It’s about a military mining operation on the planet Pandora that is hindered by the location of a village of the native Na’vi. To avoid killing the natives, a contingent of scientists attempt a peaceful negotiation through the use of Avatars, home-grown versions of Na’vi that are genetically linked to humans. A soldier, Jake Sully, is elected to join the Avatar program and learn their ways so that he might convince them to relocate.
There’s been a lot of opinions floating around about this supposedly landmark film…usually emphasizing one extreme (“A new standard!”) or the other (“It sucked!”).
Here are my impressions of the film…
- The visuals were excellent overall. What really made it was the incredible attention to detail. There were an amazing number of animated elements that made it look more real.
- The vistas were stunning, eliciting the sense of wonder that draws me to science fiction.
- The CGI characters were very good. Certainly past the Uncanny Valley (if that could be said to exist with human-like aliens), though if you look closely at certain times you can see that the physics of their movement wasn’t quite right.
- The 3D was OK. There were a few scenes – particularly those with floating debris in the extreme foreground – where I felt like swatting the debris out of the way.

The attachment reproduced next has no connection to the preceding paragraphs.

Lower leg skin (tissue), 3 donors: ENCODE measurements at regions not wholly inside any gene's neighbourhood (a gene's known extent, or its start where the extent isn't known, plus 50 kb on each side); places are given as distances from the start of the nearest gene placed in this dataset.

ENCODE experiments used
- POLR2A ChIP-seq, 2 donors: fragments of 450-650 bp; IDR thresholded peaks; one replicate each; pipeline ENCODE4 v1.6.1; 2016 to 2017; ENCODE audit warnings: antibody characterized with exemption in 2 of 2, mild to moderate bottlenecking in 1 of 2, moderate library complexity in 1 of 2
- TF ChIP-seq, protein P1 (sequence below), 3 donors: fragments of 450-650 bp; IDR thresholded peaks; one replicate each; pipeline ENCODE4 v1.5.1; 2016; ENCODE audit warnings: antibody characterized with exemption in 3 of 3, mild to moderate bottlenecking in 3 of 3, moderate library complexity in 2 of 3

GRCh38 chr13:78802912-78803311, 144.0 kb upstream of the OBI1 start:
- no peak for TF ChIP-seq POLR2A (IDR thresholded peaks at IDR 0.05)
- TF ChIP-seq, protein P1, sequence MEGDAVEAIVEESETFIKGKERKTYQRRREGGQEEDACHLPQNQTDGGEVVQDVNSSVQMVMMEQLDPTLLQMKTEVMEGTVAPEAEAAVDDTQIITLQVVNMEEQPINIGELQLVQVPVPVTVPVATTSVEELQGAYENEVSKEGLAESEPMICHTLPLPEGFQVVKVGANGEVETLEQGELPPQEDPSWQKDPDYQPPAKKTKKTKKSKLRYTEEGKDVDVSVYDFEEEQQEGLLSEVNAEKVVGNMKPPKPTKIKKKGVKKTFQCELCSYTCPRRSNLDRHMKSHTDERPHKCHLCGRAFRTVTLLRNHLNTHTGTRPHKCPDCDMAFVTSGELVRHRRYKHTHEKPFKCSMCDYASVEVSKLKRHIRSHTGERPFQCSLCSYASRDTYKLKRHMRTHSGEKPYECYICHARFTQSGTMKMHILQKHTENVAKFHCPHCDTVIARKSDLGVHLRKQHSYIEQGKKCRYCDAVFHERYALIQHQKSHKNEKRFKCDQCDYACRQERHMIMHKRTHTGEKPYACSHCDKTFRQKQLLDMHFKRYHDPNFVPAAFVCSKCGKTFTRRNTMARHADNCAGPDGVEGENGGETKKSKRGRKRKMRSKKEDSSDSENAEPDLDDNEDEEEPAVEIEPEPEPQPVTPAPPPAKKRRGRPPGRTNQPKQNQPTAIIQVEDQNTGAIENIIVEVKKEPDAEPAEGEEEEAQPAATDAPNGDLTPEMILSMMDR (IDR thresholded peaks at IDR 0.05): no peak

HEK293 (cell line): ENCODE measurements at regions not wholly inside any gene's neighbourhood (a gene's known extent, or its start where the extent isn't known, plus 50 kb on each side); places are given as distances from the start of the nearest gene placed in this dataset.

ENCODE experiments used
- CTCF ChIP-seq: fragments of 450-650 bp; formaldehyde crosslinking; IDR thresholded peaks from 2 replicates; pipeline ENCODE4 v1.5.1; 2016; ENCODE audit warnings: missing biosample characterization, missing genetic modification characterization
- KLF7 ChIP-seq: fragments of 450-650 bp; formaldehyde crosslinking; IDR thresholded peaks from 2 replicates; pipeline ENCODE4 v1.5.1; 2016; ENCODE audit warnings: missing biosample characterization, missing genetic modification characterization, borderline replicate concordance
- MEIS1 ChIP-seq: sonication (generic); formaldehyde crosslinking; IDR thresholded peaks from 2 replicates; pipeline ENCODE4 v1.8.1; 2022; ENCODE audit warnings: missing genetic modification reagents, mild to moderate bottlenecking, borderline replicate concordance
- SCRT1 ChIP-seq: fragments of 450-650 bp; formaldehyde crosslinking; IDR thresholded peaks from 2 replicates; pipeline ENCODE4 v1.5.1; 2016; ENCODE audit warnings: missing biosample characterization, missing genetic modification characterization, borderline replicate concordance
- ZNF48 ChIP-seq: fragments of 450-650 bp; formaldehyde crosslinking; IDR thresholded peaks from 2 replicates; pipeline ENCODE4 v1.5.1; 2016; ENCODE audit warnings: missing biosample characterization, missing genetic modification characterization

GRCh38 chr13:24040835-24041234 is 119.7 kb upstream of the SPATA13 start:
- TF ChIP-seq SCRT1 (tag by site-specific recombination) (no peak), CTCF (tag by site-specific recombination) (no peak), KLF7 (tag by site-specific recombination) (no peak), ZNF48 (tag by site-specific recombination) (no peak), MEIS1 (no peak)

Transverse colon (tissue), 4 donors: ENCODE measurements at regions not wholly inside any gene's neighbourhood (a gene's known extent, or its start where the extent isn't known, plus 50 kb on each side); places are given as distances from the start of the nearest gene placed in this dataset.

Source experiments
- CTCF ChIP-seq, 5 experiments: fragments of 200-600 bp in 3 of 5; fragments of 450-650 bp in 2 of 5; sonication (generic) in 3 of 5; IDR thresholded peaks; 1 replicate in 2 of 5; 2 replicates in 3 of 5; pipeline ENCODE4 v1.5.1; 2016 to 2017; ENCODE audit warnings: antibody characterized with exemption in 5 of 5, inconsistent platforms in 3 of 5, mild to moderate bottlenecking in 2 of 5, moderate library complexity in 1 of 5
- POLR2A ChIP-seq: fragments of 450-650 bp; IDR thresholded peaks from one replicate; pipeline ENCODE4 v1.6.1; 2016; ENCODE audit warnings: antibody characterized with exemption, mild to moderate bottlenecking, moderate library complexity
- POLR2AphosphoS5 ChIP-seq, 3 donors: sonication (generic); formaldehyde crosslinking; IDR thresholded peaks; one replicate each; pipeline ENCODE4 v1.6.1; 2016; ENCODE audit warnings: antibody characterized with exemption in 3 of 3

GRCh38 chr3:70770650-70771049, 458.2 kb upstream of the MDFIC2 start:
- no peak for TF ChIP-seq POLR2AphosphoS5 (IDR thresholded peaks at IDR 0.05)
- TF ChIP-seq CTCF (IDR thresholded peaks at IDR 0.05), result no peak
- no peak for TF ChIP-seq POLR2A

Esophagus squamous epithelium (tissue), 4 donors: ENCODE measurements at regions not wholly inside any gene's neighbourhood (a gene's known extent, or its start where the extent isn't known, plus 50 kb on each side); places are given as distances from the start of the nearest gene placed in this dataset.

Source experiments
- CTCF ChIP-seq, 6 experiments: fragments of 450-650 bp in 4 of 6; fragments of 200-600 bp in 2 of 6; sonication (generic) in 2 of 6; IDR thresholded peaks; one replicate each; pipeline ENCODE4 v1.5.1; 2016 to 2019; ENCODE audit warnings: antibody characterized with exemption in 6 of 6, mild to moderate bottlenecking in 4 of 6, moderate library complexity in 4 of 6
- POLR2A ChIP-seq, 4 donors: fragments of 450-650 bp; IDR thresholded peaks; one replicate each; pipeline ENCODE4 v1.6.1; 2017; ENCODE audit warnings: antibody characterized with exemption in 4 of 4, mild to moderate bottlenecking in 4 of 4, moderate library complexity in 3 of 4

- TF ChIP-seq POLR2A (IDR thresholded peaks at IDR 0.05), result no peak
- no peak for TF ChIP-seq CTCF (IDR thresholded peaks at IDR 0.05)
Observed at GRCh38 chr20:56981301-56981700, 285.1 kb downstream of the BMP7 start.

- Decent worldbuilding – We get to see many aspects of the Na’vi culture and Pandora itself.
- Sets a good example for how cool a military SciFi film could look. Those mecha-robots looked they jumped right off the cover of a Warhammer book.
- Clichéd – Maybe I’ve just seen too many films that feature an Evil Corporation. (Sigourney Weaver’s presence only reminded me of The Company from Aliens.) And films about ravaging the land (with its accompanying New Age soundtrack). And the hero who disobeys orders to fight for what’s “right”. And the friends and foes who join together in the cause. And the inevitable love interest. And the inevitable confrontation with her betrothed. Etc.
- Two-dimensional, archetypical characters. Sympathetic hero? Check. Tough Military superior? Check. Heartless corporate suit? Check. Jealous boyfriend? Check. I had hoped that the wheelchair-bound Sully getting his Avatar legs would be a bigger part of the film and would lend the character some depth. It wasn’t and it didn’t.
- Unobtainium? Really? I get the in-joke, but the name is too much a part of that joke to skip past it without wincing.
- Predictable – Every single plot point was visible long before it actually happened.
- Awkward dialogue. “Shut your pie-hole?” Seriously?
- Bad science – Ignoring the fact that much of the science behind the Avatar project was a lot of handwaving, some things were just downright silly:
- I get that Pandora’s gravity is less than that of Earth, but what’s up with floating mountains? I mean, the planet has working waterfalls and floating mountains?
- Near the end of the film, the Major falls from a ship from very high up. I don’t care if he was in a mecha-robot – the impact would have killed him.
BOTTOM LINE: Excellent visuals but it has lackluster story. It’s on par with the Star Wars prequels; great eye candy, but not much more beyond that.
See also: Scott’s review.